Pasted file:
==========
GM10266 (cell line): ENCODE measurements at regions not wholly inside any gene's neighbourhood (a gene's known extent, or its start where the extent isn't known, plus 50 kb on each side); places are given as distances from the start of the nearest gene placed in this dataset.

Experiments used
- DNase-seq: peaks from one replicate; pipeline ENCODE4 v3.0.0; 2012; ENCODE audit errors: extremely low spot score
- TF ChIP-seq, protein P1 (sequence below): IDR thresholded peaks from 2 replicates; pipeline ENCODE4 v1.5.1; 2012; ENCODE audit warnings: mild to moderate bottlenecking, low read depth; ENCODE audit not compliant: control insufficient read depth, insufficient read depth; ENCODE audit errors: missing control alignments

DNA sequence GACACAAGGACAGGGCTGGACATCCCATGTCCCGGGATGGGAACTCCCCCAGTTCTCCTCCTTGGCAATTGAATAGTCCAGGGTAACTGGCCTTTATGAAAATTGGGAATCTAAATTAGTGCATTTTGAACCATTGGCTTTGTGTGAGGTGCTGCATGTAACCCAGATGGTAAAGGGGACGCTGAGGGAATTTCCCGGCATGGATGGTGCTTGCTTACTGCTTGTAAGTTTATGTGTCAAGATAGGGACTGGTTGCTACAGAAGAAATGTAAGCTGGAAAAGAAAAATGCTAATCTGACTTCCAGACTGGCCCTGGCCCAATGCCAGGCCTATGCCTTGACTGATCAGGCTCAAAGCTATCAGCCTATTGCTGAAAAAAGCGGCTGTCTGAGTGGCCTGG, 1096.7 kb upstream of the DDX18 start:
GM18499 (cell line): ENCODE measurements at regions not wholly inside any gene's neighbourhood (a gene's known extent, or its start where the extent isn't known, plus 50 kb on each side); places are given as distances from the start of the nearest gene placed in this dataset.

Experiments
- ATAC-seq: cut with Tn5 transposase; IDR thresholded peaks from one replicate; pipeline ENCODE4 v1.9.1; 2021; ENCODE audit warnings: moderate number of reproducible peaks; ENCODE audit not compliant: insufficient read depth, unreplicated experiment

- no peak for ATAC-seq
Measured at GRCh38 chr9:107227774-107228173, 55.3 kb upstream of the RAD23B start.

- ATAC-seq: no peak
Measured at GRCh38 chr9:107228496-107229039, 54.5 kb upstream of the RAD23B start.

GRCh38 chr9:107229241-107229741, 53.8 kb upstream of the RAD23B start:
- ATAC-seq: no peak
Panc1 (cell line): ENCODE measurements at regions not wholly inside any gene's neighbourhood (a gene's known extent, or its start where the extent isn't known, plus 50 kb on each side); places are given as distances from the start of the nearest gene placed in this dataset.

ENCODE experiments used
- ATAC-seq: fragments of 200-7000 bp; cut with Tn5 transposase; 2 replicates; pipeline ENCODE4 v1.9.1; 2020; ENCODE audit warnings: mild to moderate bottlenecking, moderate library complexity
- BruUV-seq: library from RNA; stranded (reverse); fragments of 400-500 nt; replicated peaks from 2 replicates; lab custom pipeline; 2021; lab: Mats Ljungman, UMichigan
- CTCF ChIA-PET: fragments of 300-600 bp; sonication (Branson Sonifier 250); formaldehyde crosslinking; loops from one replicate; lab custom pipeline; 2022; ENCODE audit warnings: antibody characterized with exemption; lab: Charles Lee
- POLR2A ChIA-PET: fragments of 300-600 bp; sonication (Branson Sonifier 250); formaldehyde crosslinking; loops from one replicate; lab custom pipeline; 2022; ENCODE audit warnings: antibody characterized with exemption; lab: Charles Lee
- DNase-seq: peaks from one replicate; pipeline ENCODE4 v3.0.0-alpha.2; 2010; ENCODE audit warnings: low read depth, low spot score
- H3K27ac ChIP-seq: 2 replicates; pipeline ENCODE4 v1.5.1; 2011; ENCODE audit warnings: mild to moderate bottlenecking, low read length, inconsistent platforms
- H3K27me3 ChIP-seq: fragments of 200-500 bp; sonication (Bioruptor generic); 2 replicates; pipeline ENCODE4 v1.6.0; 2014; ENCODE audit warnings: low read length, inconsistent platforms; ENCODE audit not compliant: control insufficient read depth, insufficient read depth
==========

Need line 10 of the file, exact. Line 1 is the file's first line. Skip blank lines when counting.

Measured at GRCh38 chr9:107227774-107228173, 55.3 kb upstream of the RAD23B start.